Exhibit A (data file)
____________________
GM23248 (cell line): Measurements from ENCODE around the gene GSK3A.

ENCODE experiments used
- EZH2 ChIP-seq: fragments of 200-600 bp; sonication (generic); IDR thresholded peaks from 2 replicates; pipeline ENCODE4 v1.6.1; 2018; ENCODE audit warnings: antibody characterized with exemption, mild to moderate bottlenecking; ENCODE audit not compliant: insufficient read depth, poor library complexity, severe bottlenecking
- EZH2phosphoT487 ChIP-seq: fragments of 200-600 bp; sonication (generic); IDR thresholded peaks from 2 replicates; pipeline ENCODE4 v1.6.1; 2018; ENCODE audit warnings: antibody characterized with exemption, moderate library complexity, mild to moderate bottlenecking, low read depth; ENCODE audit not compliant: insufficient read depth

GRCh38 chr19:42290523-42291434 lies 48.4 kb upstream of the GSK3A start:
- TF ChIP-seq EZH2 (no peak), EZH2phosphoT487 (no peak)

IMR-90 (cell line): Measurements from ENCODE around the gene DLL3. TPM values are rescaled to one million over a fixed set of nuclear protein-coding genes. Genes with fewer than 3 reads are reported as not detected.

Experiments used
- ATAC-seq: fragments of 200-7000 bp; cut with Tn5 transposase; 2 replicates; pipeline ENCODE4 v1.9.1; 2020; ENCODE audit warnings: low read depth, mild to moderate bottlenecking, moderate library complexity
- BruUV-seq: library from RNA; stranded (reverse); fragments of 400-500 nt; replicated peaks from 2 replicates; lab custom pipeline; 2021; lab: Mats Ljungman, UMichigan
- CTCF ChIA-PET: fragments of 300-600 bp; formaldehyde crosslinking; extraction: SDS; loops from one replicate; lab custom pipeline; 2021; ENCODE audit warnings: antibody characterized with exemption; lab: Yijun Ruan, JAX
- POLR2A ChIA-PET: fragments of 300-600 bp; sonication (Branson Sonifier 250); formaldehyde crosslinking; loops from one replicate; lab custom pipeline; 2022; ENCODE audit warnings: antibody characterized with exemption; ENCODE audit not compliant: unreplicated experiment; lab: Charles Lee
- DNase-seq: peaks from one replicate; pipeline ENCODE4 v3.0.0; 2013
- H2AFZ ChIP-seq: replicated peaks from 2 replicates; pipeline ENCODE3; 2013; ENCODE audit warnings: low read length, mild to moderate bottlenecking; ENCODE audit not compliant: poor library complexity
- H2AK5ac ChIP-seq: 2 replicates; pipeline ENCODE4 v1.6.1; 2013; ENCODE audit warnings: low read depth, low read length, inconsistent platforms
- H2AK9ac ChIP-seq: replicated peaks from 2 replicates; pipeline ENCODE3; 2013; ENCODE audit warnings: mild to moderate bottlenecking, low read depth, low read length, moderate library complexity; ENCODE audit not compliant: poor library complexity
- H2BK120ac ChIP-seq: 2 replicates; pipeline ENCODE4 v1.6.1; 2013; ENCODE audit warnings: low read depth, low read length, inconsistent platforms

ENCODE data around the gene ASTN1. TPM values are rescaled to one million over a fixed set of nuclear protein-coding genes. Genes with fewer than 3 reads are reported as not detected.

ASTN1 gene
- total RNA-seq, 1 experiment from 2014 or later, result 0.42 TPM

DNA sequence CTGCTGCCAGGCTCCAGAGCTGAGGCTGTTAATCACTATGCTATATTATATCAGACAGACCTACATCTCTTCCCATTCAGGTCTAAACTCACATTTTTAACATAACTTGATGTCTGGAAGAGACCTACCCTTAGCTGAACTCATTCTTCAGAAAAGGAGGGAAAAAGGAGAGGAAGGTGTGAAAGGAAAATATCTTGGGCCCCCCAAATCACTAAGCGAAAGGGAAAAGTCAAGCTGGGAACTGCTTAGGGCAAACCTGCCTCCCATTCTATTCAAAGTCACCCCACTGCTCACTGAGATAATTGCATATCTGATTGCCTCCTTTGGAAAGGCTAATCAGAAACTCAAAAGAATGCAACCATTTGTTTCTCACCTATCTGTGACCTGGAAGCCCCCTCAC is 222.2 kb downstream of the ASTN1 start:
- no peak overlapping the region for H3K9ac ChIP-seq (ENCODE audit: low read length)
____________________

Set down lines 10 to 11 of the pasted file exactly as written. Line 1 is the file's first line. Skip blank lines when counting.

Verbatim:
- BruUV-seq: library from RNA; stranded (reverse); fragments of 400-500 nt; replicated peaks from 2 replicates; lab custom pipeline; 2021; lab: Mats Ljungman, UMichigan
- CTCF ChIA-PET: fragments of 300-600 bp; formaldehyde crosslinking; extraction: SDS; loops from one replicate; lab custom pipeline; 2021; ENCODE audit warnings: antibody characterized with exemption; lab: Yijun Ruan, JAX